Xiaomi’s meteoric rise has put it just behind Samsung and Apple as the world’s third largest phone maker, and with its new Mi 11 Ultra flagship the company wants to prove that it can make a phone that is on par with the very best.
Specs don’t win a camera war, but a quick look reveals some interesting details: first is that both have a wider than usual main cameras with a 24mm lens, great for landscape shots, and both sport optical image stabilization for clear shots in lower light. Another interesting detail is that the Xiaomi has the widest ultra-wide camera that we have EVER seen on a phone at 12mm. However, the Galaxy still has a more versatile zoom range: while the Xiaomi has a single 5X periscope style zoom camera, the Xiaomi has a 3X zoom and then also a 10X zoom periscope camera which results in cleaner shots from a distance.
Front Camera Quality
While Xiaomi seems to have put a lot of work in its main cameras, the front camera seems neglected and images come out washed out and lacking in detail compared to the Galaxy.
In low light, the selfie camera on the Galaxy is once again superior to the Xiaomi with more detail and richer colors.
Main Camera Quality
When it comes to main camera quality, it is the difference in colors that really stands out: the Xiaomi consistently captures bleaker looking shots, while the Galaxy tends to capture brighter and more cheerful photos, with more vibrant colors.
That is something you notice on all of the photos, but it really stands out in the photos of the sunset towards the end, the picture from the Galaxy has a much wider dynamic range and a ‘wow’ look, while the Xiaomi cannot quite capture the same richness of colors in the photo.
Portrait Mode Test
Both phones can capture good looking portraits, with the same difference in the vibrancy of the photos carrying over from the main camera to portraits, and as you can see in the above example neither is perfect in separating your subject from the background entirely.
Ultra Wide Camera Quality
Just having a 12mm lens on the Xiaomi results in these vastly wider photos that look really impressive, but going that wide also means a few more issues with distortions. Notice how the photo from the Xiaomi is warped at the edges, while the lines appear straight on the picture from the Galaxy. The difference in sharpness is also very obvious: the Galaxy appears a bit artificially oversharpened, a look that some may like, but that is not “technically” perfect, while the Xiaomi appears a bit on the soft side.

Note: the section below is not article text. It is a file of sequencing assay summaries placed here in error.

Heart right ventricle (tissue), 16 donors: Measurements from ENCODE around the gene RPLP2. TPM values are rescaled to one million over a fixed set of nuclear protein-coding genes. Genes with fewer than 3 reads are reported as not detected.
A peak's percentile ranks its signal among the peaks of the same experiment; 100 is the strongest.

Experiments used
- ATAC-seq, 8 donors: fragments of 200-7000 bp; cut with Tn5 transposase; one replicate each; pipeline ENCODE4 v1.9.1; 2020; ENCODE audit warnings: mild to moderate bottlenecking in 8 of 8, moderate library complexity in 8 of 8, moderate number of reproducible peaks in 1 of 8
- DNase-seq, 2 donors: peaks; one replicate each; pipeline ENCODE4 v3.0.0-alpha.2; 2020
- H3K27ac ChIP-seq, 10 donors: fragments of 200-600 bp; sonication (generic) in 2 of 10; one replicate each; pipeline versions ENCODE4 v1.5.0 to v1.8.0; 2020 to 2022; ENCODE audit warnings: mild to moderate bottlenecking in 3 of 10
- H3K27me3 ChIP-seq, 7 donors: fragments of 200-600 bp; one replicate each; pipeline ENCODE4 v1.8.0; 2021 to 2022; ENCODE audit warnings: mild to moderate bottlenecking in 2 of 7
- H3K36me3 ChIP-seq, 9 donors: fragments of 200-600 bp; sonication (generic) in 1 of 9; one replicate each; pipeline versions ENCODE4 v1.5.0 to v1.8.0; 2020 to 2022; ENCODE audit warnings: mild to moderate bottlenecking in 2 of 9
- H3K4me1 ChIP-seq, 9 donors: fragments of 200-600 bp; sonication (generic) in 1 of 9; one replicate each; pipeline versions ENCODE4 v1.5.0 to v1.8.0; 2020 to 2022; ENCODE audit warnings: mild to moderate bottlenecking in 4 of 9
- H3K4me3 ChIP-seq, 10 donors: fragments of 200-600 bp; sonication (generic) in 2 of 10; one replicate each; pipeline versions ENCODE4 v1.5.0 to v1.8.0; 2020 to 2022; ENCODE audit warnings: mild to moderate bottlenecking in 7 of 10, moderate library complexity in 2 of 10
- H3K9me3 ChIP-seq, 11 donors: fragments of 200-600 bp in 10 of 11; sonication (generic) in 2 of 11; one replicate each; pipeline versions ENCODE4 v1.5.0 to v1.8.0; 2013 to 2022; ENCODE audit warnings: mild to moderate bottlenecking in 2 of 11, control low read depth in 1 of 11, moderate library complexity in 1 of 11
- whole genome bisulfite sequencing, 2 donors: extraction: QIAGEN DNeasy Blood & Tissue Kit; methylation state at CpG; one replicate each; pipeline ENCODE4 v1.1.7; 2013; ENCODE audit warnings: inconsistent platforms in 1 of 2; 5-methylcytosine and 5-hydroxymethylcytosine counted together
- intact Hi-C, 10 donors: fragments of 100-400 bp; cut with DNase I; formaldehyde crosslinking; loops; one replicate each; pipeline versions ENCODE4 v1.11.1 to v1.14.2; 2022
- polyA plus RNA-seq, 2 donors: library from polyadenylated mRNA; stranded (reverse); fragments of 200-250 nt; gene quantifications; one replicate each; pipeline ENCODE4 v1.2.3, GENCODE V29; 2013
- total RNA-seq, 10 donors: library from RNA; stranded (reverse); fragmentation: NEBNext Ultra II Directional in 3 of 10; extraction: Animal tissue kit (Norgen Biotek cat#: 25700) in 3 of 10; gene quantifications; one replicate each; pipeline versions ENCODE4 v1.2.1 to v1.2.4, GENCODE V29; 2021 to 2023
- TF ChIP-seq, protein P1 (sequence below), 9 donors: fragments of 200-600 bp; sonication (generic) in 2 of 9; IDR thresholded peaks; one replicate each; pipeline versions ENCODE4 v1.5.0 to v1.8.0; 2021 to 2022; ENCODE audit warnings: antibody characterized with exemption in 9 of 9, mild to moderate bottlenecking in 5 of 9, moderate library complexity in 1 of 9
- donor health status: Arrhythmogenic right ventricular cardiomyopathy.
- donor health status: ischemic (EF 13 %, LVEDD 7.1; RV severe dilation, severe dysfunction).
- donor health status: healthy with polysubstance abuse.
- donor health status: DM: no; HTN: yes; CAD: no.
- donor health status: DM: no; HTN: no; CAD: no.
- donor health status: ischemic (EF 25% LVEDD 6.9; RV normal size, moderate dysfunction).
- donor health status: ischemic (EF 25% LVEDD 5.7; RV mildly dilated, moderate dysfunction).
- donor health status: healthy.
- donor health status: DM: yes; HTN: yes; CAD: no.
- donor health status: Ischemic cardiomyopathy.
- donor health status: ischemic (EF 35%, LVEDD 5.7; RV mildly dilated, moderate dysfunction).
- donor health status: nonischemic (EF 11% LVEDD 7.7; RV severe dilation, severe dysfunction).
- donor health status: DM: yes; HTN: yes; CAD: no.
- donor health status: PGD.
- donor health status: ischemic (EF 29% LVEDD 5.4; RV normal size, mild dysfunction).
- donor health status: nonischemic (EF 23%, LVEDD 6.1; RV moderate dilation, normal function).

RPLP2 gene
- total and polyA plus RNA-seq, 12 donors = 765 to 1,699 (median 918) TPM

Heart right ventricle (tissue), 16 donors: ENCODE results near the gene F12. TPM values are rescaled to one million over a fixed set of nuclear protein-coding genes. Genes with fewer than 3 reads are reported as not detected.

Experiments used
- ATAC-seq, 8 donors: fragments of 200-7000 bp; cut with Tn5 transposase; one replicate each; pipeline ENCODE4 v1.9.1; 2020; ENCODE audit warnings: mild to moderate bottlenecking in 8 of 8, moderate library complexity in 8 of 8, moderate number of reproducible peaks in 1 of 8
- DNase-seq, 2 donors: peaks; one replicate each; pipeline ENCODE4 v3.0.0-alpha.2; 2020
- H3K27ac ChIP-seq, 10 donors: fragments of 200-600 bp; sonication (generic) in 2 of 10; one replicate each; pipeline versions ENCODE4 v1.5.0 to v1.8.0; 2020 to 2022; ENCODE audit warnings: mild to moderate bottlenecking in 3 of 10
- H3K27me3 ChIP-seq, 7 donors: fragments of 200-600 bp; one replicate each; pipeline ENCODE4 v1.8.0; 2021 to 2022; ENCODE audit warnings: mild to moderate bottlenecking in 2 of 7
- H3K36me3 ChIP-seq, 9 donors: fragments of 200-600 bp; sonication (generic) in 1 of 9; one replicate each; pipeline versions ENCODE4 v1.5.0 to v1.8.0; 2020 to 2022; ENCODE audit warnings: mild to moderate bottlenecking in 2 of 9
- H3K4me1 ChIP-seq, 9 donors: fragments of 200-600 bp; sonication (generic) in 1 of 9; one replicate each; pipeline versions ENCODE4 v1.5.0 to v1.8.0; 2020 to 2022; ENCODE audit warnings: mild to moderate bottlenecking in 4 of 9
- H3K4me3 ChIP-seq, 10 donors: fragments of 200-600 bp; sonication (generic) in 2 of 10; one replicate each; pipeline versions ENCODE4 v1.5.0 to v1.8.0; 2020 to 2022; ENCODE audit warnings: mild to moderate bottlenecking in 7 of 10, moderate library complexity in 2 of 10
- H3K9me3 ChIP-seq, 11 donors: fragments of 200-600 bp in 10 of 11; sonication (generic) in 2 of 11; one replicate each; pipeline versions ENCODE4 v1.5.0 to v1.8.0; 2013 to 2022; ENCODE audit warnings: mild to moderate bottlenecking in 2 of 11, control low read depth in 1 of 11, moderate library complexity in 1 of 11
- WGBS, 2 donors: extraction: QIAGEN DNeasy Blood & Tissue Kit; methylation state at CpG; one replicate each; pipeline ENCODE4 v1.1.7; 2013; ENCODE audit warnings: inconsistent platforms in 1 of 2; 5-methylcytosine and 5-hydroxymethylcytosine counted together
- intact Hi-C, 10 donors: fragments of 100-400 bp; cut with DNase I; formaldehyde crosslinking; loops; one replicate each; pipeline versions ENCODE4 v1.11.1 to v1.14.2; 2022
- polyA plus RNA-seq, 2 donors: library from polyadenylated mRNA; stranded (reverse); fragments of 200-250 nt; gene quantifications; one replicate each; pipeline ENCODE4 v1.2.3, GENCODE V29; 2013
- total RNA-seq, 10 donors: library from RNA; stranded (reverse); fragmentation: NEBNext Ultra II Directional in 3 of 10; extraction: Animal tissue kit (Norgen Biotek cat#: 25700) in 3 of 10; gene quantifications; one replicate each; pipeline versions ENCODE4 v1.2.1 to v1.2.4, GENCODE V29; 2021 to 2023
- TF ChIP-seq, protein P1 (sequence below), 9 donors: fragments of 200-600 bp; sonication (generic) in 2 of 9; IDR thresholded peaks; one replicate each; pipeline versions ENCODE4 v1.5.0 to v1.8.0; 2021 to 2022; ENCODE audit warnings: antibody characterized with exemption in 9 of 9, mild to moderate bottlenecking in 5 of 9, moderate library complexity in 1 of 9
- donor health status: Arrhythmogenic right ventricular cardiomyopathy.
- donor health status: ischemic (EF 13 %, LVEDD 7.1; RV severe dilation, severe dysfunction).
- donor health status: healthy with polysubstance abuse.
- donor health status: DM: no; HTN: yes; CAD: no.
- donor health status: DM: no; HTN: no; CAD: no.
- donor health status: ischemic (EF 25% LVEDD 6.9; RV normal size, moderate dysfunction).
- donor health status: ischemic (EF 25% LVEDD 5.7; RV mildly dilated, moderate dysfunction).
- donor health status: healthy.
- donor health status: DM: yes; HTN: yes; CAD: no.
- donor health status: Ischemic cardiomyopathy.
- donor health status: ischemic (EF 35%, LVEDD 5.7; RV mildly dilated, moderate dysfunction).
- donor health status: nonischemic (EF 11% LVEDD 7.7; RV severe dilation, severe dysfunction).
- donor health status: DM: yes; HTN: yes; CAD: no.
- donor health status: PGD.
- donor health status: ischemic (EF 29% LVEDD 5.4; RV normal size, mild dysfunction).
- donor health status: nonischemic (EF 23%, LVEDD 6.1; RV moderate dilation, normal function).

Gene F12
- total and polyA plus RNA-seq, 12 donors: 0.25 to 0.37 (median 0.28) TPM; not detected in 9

But just having such an incredibly wide camera on the Xiaomi gives you these incredible perspectives that are worth the slight drop in quality and a bit of an issue with distortions in our view. Just take a look at these photos, it’s the special qualities of a 12mm lens that give them an advantage over the ultra-wide camera on the Galaxy. Still, if you prefer to get more vibrant and punchy colors, once again it is the Galaxy that has that look.
With periscope cameras on board, you can zoom far and away with both phones and still get excellent quality. Just don’t fall for that “120X zoom” on the Xiaomi and “100X” zoom on the Galaxy! The reality is that anything above 30X zoom is barely usable on both phones.
Here are a few zoom shots to illustrate the difference in zoom quality at different distances:
Finally, in low light the Xiaomi tends to capture long exposure shots almost always, while the Galaxy is quicker and often can make do with a quick shot that doesn’t have that overly brightened “night mode look”.
Here are a few shots captured using Auto settings in low light on both phones:
Well, not quite. While we came away impressed with the ultra-wide camera, and we loved the zoom quality in most shots, we found that photos come out with bleaker, colder tonalities that are not that appealing and detail is a bit on the soft side, plus Xiaomi seems to have forgotten it has a front camera on the Mi 11 Ultra too. The Galaxy has a bit of an issue with oversharpening and its tendency to give you vibrant photos sometimes results in photos that look a bit fake, but most of the time, we preferred the photos we captured on the Galaxy. They had more detail, better dynamic range and just looked “shareable” straight away.
But it’s up to you to take a look at the photos and let us know which ones you preferred, and we’re looking forward to your thoughts in the comments below.